“It is quite conceivable that such perceptions by LDC respondents are being influenced by various regulatory considerations,” Feingold said. “These could include the pressure to settle rate cases, the strong focus on demonstrating tangible customer benefits when proposing innovative ratemaking approaches and the increased desire by regulators to moderate increases in utility rates.”

While the number of participants believing that a “well balanced” result is being achieved by regulators has dropped 13 points from two years ago, Feingold said it was also worth noting that a large portion – 44 percent – of the LDC respondents indicated that they did not know the extent to which the regulatory compact is fairly balanced between utility stakeholders and customers.

“This suggests that LDCs are less able today to assess where regulators are coming out on this balancing of interests,” Feingold noted. “That large percentage may be due to the recent decline in the number of rate cases being litigated, or that a greater portion of them are being settled, which does not require the regulator to make the same types of definitive rulings as when a rate case is fully litigated.”

The Regulatory Environment for Pipelines

The recently announced joint pipeline project of Duke Energy, Piedmont Natural Gas and Dominion Resources reflects the desire of LDCs in the Southeast U.S. to benefit from the availability and security of Marcellus shale gas. However, the long-haul pipeline transportation services under long-term contracts signed by many LDCs in years past cannot simply be terminated.

“LDCs must carefully plan how their gas supply portfolios will accommodate these types of changes over time,” Feingold said. “Regulators want to be confident that the LDCs’ resulting gas supply portfolios can meet their projected gas demands, are flexible and diversified, and can minimize gas costs to customers without compromising reliability.”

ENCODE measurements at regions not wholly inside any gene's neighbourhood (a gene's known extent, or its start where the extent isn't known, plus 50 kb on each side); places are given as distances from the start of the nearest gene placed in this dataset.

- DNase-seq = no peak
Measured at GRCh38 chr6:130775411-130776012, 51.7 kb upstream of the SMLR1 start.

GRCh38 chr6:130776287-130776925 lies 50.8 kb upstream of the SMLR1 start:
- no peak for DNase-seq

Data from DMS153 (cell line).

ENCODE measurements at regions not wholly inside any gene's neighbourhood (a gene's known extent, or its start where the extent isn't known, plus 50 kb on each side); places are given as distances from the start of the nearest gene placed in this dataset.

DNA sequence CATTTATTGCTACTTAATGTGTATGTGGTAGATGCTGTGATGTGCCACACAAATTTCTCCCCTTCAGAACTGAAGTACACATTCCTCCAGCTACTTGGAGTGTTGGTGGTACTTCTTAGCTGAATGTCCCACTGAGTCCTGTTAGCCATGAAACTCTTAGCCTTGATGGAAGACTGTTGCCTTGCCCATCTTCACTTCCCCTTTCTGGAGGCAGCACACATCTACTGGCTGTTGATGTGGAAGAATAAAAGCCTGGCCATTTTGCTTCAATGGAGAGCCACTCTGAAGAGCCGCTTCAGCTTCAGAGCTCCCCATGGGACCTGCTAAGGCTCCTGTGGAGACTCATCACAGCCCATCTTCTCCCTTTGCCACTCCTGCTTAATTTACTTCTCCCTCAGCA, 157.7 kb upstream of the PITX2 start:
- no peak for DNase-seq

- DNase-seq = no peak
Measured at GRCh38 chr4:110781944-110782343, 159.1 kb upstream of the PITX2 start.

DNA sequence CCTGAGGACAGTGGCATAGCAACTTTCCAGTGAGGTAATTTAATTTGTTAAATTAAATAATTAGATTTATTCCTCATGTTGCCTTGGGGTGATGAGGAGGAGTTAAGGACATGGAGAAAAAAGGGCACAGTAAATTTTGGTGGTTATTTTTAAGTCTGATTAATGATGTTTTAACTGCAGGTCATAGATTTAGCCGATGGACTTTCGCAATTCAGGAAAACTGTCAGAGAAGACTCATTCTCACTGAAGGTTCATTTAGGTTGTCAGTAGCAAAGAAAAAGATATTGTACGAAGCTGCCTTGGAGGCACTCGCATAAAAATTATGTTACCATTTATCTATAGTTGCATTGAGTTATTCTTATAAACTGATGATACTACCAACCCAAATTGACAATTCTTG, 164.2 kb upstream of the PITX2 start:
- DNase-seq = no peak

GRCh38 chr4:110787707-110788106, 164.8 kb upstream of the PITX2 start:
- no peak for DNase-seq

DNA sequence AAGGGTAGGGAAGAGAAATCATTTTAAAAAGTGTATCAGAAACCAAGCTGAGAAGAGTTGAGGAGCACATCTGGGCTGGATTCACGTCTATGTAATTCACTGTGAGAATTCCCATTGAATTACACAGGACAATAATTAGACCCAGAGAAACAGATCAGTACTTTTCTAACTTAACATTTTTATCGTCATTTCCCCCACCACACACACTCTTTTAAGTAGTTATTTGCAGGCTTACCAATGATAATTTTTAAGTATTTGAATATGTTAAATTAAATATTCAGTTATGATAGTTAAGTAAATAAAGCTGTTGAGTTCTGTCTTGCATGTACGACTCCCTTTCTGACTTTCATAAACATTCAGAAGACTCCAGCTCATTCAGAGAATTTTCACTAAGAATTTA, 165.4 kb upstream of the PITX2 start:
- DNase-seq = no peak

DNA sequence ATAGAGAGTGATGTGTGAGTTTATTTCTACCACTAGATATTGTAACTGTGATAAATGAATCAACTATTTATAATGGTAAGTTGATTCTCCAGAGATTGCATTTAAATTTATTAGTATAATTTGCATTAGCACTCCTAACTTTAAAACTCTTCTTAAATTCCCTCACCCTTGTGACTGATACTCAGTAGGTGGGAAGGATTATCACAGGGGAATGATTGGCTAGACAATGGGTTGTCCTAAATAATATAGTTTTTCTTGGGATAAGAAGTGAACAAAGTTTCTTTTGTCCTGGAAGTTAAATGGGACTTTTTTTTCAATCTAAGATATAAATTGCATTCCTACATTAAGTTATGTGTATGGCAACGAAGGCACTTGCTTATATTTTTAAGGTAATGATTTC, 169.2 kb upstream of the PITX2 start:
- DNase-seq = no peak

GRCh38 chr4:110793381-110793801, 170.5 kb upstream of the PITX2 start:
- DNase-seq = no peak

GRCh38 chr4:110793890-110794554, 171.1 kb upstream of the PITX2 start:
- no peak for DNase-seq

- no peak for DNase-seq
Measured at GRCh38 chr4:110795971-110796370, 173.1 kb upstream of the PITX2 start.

Source: Black & Veatch
Survey participants representing LDCs were asked to select the top three regulatory practices they believe would be most helpful in improving the quality and efficiency of utility regulation and the ability to generate satisfactory earnings

He noted that LDCs located at the end of interstate pipelines have a particular incentive to secure local gas supply sources and offload some of their unused long-haul pipeline capacity. This has a ripple effect down the pipeline.

“For example, when the New England LDCs who pay the most for pipeline transportation service as the furthest customer reduce their gas volumes by acquiring additional gas volumes from new supply sources closer to the market, the question remains, which shippers will pick up the pipeline’s lost revenues?”

In its goal to treat revenue as a zero sum game, the costs not recovered by the pipeline from long-haul customers with reduced transportation requirements must be built into the rates of the short-haul customers. “As you can image, this often creates a contentious regulatory situation with elongated time frames to complete the necessary rate proceedings,” Feingold said.

A Look at the Future

With many of the ratemaking mechanisms now in place for a growing number of LDCs, the future focus will be on performance and whether these innovative ratemaking approaches have worked as intended.

“With the increased implementation of capital trackers, there may be fewer rate cases filed by LDCs in the next few years, with smaller rate increase requests,” Feingold said. “I think we’ll also see regulatory lag and earnings attrition addressed through greater adoption of regulatory practices such as a future test year concept, step rate adjustments and rate cases with multiyear test periods.

Overall, utility performance will take on an increasingly important role in rate cases and other regulatory proceedings.

“The focus on performance will be to achieve greater utility efficiencies in an effort to mitigate upward pressure on rates,” Feingold said. “Possibly in the future we’ll see moves by either regulators or utilities to Performance-Based Regulation (PBR) plans in some states.”

Published originally on Black & Veatch Solutions.